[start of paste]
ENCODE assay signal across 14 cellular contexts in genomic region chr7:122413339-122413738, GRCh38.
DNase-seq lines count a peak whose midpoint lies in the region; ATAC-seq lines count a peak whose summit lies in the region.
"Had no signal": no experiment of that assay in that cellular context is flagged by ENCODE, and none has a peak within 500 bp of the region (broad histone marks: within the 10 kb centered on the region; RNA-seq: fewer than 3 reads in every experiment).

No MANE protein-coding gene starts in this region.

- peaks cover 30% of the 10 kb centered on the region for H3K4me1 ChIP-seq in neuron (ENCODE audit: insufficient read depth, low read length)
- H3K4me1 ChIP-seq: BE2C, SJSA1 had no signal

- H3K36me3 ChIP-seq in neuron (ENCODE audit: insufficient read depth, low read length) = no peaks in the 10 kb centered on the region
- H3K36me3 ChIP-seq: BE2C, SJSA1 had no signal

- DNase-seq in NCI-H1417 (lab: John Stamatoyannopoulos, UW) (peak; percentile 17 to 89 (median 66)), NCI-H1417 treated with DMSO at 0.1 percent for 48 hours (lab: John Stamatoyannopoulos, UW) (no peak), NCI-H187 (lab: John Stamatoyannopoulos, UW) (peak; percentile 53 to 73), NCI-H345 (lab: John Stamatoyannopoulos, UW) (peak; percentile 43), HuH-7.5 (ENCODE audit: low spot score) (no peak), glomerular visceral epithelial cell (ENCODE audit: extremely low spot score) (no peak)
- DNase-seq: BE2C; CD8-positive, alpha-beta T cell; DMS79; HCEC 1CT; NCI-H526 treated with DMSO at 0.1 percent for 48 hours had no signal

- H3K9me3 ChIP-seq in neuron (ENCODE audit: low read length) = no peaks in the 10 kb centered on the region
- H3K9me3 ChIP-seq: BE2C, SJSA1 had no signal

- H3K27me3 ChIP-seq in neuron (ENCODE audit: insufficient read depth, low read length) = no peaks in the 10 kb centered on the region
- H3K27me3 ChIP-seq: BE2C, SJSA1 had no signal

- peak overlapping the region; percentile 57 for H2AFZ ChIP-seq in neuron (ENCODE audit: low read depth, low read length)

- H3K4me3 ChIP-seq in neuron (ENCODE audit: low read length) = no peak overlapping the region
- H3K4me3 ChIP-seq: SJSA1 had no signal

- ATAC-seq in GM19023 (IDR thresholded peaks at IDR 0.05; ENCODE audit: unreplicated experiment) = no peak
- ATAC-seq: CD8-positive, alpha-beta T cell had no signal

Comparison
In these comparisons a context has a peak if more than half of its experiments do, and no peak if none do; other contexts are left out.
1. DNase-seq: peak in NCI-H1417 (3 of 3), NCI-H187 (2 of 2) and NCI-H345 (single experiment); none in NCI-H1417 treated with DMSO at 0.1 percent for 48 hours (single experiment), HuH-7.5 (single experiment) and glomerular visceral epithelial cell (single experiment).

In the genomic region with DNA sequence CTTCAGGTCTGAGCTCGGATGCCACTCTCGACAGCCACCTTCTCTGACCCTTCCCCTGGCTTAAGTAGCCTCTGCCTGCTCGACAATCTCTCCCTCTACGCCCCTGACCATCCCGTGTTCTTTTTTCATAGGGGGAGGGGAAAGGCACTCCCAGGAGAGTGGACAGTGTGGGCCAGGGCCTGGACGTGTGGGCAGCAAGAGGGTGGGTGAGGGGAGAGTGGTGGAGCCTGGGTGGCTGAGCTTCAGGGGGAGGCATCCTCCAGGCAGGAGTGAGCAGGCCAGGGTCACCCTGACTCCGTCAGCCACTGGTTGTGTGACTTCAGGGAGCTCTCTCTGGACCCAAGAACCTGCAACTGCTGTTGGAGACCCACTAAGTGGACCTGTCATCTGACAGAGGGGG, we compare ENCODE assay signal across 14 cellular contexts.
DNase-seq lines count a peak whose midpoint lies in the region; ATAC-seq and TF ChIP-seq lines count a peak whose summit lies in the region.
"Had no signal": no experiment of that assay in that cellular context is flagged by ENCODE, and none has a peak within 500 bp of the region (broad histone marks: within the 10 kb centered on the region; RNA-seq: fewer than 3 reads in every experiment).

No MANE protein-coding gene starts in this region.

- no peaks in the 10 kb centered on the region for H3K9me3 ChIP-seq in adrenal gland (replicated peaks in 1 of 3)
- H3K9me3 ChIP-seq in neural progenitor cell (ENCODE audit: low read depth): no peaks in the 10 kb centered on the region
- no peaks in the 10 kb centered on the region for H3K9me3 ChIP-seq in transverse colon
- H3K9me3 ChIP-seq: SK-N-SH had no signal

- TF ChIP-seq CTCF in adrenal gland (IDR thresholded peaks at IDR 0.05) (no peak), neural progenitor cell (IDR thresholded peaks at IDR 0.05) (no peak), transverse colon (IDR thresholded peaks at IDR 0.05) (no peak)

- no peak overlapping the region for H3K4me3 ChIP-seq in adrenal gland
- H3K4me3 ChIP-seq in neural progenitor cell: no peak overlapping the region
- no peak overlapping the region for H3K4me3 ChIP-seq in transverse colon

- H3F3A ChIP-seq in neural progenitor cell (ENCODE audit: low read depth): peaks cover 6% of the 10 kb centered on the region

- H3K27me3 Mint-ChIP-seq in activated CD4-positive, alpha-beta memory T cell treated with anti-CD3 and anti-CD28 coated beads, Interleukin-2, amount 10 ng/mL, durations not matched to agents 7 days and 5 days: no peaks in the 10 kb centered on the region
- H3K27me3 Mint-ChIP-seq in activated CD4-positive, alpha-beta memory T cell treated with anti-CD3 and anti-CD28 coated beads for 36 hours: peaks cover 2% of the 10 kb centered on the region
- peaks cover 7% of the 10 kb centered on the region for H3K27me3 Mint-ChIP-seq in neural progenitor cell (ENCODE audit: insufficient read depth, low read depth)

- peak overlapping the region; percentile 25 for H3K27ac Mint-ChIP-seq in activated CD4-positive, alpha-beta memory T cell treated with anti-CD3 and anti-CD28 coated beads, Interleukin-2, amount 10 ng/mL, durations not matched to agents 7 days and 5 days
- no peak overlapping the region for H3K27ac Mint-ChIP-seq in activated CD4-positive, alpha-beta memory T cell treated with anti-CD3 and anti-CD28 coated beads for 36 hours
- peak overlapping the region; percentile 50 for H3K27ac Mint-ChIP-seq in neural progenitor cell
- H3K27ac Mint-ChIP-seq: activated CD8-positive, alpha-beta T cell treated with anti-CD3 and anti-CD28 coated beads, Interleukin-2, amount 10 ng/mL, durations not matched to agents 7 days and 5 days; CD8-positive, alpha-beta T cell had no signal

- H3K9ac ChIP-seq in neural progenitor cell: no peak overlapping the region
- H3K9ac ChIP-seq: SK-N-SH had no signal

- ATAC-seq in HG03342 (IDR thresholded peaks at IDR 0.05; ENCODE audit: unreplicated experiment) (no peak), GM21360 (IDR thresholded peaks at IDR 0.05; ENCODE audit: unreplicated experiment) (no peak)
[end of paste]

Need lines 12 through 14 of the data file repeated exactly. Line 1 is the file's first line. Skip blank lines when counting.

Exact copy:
- H3K9me3 ChIP-seq: BE2C, SJSA1 had no signal

- H3K27me3 ChIP-seq in neuron (ENCODE audit: insufficient read depth, low read length) = no peaks in the 10 kb centered on the region
- H3K27me3 ChIP-seq: BE2C, SJSA1 had no signal